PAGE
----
Jamaica moves to a laid-back reggae beat and the island’s reputation as a musical powerhouse precedes it (largely thanks to Bob Marley). Apart from the vibrant nightlife and dancehall scene, Jamaica plays host to sublime beaches, jungle-clad mountains and a mouth-watering culinary tradition. So stick on some reggae, pour yourself a glass of rum and read our guide of things to know before travelling to Jamaica…


Climate & Weather in Jamaica

Blessed with a tropical climate, Jamaica is warm year-round. However, this heat is accompanied by showers, and rainfall can occur throughout the year. Generally, the wet season takes place between June and November, characterised by heavy rainfall and thunderstorms. This is also when the Atlantic hurricane season happens, and although direct hits are unlikely, hurricanes do pass close to Jamaica every four to five years. Peak rainy season is between August and October, with heavy rain, strong winds and sometimes flooding. Dry season falls between December and May, with February as the driest month – this is considered to be the best season in which to visit Jamaica.

Currency in Jamaica

The currency of Jamaica is the Jamaican dollar (J$), however US dollars are also accepted by some businesses. ATMs are available throughout the country, although you may wish to exchange some cash beforehand as they can be harder to locate in more rural regions. Small change is best for buying from street vendors and using public transport. Most shops and restaurants will accept credit cards and bringing an international card (with no transaction fee) is recommended. While tipping isn’t required or expected, it is a nice way to show appreciation for good service and support the local economy; between 10 and 20% is standard for a tip.

Transport in Jamaica

The main modes of transport in Jamaica include buses, taxis and motorbikes. A network of public buses link towns across the island, although they often don’t operate on a set schedule; embrace island time if you wish to travel by bus – they do tend to run every 15 to 20 minutes and most major towns have a designated bus park or transport centre. There are two types of taxis in Jamaica; route taxis and charter taxis. The former run like buses are less expensive, while the latter are taxis that you can call ahead and book with a set fare. Always be sure to use registered companies and avoid unlicensed street taxis; most hotels and resorts have assigned taxi drivers. In some towns, motorbikes are also a popular form of public transport, acting like route taxis and taking passengers to specific points. Car hire is available at airports in Kingston and Montego Bay, however driving here is not for the faint-hearted and locals tend to drive fast through the cities and along winding mountain roads. Road conditions are also poor, with inadequate signage, bad maintenance and poor lighting.

Etiquette in Jamaica

Local attitudes towards the LGBTQ+ community are mostly conservative throughout the Caribbean and in Jamaica, responses to same-sex relationships can be hostile with some acts classified as illegal. LGBTQ+ travellers should be aware that public displays of affection may unfortunately attract unwanted and negative attention. It’s considered friendly to greet people on the street, particularly in rural areas, and passing without acknowledgment is seen as rude. While the vibe in Jamaica is generally laid-back, beachwear is usually frowned upon away from the sand and it’s appropriate to dress more conservatively when eating at restaurants. Wearing clothing with camouflage print is illegal in Jamaica and reserved for the local army.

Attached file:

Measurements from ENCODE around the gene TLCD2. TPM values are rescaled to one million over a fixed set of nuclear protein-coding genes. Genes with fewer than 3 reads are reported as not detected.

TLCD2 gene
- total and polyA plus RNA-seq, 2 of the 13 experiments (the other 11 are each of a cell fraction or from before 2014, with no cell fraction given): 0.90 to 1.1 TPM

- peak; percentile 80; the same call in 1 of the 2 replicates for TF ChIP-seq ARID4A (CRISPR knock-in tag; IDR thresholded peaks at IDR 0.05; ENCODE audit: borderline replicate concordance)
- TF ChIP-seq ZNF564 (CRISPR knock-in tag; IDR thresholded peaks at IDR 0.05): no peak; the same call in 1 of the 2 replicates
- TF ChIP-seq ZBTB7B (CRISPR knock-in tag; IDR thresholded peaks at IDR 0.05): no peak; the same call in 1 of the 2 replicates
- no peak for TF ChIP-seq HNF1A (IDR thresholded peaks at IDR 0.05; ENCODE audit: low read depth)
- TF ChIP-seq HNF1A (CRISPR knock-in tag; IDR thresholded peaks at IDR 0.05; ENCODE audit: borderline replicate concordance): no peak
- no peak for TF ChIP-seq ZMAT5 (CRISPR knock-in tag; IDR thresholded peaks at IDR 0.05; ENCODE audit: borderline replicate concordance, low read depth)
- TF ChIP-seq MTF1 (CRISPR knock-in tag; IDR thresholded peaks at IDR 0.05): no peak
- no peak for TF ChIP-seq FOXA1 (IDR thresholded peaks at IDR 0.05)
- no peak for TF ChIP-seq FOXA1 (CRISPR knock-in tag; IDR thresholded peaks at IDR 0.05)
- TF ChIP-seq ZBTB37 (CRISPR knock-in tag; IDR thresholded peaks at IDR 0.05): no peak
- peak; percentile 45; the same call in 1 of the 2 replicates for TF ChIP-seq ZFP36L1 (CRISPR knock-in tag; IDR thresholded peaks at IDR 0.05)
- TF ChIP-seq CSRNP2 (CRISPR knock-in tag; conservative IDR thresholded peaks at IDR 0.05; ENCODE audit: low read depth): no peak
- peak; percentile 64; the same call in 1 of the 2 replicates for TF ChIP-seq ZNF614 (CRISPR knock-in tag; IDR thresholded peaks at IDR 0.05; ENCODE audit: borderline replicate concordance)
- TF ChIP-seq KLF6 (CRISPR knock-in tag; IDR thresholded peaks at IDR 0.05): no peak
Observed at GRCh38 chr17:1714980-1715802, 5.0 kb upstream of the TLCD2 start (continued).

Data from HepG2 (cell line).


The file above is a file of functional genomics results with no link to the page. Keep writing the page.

Health & Safety in Jamaica

Unfortunately, crime is an ongoing problem in Jamaica, with gang violence and shootings occurring in inner city neighbourhoods; these parts of town are best avoided by tourists. The motive for any crime towards tourists is largely robbery, so you should take steps to protect yourself and your belongings. Be vigilant to your surroundings, don’t wander the streets and beaches after dark or head to unknown neighbourhoods without researching their safety first, and don’t flaunt any expensive possessions or jewellery. Frequenting the same restaurants can make you a target for theft and it’s advisable to avoid taking public buses at night. Be sure to have travel insurance for your belongings, remain attentive to your possessions in busy areas and avoid using your mobile phone in the street. Always keep your passport, travel documents and other valuable items in a safe place; use hotel safes and report any suspicious activity around your accommodation.

If travelling during hurricane season, take out travel insurance that covers this, download a hurricane tracker app, bring spare battery packs, a flashlight, first aid kit and comply with any evacuation orders. Jamaica’s tap water is safe to drink in some parts of the island, but not in rural areas and you should steer clear of ice sold at street stands. While bottled water is widely available, it’s a good idea to bring a filtered reusable water bottle to avoid plastic waste.

Mosquito-borne diseases, such as Zika, dengue fever and chikungunya have been confirmed in Jamaica, so taking steps to avoid being bitten by mosquitoes is highly recommended. Medical treatment can be expensive, so ensure you have adequate travel insurance and accessible funds to cover any costs.

Things to Bring to Jamaica

Mosquito repellent is a must to avoid being bitten, while Jamaica’s toasty climes make suncream, sunglasses and a hat essential for sun protection. It’s a good idea to bring enough toiletries with you, as these products can be expensive to purchase once there. As you’re likely to spend time enjoying the island’s idyllic beaches, waterproof bags and electronics cases can be helpful, as well as water shoes. A discreet money belt is a good way of storing cash when out and about.

Contact one of our Jamaica specialists